Important here is that I tried to see myself (and the world) in that new way for a number of years. Conceptually, I latched on to every idea from Buddhism, Christianity, New Age spirituality and so on that claims we are all deserving of love and part of the same whole – no different than anyone else, yet paradoxically unique in our contribution. I could intuit that as true, and on a cerebral level absolutely held it as Truth. Yet somatically, the old belief remained – an old, infected software program covertly operating my entire neurological system.
For me, this relapse provided a unique opportunity to heal what I didn’t know I hadn’t healed. To break the systems I didn’t know were silently breaking me. It took a while, but eventually I was able to see the severe restricting, the compulsive exercise, and the self-hatred as a call to a higher level of functionality in this world. With that perception (and a fucking phenomenal support team of physicians, therapists, family and friends) I started to question things I’d never questioned before. No behavior, thought, communication pattern was off limits from my own inquiry and challenge. I spent hours each day filtering through my thoughts, writing out my behavior chains, asking over and over, “Is there another way to see this, think about this, experience this? Is this really how it seems to be? Why might I be inclined to see it only this way? What is my fixed perception protecting and perpetuating?”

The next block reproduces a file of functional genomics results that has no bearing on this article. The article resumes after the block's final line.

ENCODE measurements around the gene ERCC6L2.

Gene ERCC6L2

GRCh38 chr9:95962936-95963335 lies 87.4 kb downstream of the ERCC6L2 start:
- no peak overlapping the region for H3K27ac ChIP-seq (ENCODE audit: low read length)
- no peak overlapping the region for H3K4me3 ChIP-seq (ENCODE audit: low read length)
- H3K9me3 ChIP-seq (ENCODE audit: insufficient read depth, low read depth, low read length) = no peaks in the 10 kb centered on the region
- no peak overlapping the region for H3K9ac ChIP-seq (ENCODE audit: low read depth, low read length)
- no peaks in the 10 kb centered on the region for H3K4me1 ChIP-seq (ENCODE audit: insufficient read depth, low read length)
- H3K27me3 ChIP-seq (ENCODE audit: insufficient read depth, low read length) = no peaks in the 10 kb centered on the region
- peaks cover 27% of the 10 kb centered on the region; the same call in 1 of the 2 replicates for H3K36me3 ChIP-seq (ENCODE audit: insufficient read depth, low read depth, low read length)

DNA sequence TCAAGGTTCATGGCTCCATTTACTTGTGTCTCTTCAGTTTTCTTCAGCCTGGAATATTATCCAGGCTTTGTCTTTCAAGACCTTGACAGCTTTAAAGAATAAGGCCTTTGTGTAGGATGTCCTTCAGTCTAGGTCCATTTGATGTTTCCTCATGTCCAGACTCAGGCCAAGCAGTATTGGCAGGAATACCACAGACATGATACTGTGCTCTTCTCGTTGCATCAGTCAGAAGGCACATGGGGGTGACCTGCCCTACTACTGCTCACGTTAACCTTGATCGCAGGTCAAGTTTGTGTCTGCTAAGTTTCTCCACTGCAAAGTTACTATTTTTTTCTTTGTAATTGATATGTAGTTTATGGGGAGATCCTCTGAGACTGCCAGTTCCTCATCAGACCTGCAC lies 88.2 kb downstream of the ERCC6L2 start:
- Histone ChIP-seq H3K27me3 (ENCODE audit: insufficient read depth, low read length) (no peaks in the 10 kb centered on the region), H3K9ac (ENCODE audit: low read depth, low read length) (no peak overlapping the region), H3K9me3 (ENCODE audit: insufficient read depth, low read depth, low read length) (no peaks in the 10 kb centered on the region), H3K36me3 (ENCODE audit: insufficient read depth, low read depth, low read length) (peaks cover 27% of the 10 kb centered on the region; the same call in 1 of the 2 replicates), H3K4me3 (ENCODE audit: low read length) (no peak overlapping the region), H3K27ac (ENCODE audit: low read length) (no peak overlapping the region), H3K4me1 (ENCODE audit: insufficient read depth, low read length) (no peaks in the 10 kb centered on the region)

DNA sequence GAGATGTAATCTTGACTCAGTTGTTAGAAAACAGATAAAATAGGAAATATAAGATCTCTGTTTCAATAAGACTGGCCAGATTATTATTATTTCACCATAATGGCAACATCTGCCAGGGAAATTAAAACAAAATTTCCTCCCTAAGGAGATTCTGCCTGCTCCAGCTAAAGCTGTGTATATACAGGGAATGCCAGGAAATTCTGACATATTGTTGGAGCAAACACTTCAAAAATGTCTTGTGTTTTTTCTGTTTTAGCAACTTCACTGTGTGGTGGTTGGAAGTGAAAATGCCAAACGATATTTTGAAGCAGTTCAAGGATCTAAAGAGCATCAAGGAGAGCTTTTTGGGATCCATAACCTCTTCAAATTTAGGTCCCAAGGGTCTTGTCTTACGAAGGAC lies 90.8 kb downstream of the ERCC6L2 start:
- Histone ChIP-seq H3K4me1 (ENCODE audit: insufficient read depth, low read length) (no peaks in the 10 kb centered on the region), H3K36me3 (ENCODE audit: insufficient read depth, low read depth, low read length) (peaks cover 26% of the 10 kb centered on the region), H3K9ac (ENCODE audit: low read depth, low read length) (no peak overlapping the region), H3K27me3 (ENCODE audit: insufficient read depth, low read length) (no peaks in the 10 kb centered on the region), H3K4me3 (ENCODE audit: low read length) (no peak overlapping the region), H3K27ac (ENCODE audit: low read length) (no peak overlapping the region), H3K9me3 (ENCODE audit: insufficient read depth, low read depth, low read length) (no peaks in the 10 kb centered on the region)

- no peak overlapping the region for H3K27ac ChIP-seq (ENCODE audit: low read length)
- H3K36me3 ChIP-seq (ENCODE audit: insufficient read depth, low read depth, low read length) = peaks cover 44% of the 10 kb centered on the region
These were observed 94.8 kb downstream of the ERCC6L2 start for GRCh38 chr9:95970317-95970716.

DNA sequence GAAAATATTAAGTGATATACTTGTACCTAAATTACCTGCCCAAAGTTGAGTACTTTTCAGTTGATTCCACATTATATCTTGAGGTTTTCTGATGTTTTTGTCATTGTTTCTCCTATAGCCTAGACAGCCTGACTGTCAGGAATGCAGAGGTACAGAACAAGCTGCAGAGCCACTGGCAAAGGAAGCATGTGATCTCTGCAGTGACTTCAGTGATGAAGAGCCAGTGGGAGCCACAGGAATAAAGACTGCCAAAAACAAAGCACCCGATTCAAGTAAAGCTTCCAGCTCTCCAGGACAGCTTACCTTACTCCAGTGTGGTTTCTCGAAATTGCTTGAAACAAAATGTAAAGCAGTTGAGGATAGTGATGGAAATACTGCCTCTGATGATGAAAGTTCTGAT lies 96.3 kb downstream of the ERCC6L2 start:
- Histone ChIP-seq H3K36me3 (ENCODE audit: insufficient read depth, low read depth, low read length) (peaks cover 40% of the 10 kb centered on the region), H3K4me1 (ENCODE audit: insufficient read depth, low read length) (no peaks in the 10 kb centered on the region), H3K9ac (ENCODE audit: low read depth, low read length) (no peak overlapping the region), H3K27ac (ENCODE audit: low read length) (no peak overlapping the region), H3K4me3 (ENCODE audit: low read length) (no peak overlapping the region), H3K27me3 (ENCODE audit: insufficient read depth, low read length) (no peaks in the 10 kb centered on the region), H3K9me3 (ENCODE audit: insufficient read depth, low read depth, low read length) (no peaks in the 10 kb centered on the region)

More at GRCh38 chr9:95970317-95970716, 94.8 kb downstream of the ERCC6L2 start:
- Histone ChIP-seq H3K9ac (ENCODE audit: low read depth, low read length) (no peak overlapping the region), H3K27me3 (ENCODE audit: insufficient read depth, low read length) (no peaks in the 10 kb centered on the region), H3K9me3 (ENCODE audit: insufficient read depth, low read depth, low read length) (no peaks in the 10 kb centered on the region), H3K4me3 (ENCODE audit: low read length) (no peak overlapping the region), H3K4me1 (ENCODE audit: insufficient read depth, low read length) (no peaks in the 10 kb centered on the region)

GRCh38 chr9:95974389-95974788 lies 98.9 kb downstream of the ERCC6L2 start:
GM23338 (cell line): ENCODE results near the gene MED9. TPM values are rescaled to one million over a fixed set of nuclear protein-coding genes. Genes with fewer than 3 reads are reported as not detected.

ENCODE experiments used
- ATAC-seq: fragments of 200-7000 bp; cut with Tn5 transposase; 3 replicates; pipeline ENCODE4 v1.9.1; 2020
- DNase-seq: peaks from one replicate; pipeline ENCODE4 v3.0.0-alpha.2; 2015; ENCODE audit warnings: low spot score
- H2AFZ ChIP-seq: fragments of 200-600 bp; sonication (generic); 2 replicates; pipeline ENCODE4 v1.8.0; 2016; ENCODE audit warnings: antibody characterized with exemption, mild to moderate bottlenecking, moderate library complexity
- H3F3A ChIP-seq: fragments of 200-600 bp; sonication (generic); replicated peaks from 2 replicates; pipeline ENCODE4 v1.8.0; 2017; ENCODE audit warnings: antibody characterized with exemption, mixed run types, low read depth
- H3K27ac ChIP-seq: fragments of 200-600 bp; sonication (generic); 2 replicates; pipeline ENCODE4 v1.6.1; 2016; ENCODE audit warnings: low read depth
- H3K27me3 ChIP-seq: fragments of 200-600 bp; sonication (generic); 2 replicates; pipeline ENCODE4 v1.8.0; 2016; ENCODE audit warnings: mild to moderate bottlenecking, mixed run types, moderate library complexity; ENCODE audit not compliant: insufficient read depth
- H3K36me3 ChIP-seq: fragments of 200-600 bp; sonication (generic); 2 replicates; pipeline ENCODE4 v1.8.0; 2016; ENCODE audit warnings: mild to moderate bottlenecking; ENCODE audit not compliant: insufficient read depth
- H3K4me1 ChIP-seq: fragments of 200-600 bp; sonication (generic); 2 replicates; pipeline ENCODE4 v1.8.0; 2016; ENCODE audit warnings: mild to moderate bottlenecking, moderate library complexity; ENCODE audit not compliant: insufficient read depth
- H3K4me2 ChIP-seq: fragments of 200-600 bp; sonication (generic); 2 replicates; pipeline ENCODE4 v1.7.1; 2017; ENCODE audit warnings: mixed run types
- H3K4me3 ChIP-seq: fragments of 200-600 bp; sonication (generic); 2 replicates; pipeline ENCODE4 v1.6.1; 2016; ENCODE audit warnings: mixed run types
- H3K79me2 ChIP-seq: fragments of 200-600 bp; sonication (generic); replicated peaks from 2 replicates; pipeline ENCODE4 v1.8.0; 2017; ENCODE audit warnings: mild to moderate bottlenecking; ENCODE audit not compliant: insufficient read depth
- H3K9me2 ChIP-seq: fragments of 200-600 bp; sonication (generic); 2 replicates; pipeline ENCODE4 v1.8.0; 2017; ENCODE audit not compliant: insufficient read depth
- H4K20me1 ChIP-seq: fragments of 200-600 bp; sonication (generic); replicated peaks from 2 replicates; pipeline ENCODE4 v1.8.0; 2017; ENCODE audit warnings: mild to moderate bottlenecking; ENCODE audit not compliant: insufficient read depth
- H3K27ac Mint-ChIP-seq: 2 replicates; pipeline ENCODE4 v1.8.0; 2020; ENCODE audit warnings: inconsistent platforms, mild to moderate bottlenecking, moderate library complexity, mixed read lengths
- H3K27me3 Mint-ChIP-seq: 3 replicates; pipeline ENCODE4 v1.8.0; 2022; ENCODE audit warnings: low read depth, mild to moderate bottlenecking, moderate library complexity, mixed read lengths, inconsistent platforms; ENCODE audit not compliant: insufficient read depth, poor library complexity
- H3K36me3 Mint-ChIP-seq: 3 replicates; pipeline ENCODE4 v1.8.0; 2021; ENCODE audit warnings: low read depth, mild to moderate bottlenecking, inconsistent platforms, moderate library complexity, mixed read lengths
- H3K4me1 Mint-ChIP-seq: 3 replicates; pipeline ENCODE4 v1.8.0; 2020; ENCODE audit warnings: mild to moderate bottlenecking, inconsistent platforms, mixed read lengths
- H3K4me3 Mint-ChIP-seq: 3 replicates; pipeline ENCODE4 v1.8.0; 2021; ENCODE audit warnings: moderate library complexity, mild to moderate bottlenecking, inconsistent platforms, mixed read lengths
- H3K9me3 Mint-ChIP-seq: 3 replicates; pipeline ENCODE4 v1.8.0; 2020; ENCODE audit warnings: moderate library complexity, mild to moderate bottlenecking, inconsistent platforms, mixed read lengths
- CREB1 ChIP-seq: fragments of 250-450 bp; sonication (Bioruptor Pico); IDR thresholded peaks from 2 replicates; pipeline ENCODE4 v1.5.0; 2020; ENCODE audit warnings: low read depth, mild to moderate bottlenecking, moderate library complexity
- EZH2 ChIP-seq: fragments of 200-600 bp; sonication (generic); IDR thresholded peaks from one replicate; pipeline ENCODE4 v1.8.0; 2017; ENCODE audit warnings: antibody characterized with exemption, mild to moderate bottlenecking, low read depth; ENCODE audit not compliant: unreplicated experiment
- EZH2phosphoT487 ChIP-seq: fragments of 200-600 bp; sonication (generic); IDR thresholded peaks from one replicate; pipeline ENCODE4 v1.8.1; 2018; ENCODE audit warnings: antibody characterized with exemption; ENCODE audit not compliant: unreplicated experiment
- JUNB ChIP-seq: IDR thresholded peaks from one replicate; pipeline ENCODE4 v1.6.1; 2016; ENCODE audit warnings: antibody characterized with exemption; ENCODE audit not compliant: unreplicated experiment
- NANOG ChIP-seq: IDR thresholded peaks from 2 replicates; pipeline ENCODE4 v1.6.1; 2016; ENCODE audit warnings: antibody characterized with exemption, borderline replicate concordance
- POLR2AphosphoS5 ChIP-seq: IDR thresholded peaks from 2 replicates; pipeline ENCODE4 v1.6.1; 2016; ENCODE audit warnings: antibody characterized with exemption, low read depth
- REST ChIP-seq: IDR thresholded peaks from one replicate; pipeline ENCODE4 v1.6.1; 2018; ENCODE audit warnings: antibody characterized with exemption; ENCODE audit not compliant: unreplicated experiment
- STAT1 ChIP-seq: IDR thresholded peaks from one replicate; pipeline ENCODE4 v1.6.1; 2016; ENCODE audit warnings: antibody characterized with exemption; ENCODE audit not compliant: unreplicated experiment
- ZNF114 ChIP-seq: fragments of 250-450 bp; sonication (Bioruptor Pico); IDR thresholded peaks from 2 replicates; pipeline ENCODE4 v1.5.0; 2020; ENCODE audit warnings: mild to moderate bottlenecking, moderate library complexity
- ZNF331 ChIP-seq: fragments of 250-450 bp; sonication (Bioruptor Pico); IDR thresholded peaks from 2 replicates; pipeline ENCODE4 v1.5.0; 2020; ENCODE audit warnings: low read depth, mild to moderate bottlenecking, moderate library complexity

This inquiry led me to healing techniques I would have never considered before, challenged my ideas and opened my soul to new conceptions of health, weight, wellness, wellbeing, what it is to be a woman in 21st century America, why we act/think/believe the way we do, movement, fitness, eating, sex, trauma, recovery, and spirituality. I found great teachers in Intuitive Eating, Health at Every Size, Tantric philosophy and practice, sexual vibrancy/vitality, embodied and intuitive leadership and communication, and healing the body as a tool to balance and heal the BEING. I could go on for pages about how my behaviors have shifted, what tools/modalities I recommend, etc. etc. and for this post, none of that matters.
Yes, my relationship to food and exercise is drastically different than it’s ever been in my entire life. My body is healing, growing, softening, and my perception of that is changing. And just as importantly, my soul is changed. My relationship to life is changed. My purpose is changed. I am malleable. I am practicing compassion. I am allowing myself to be loved. Does that answer your question?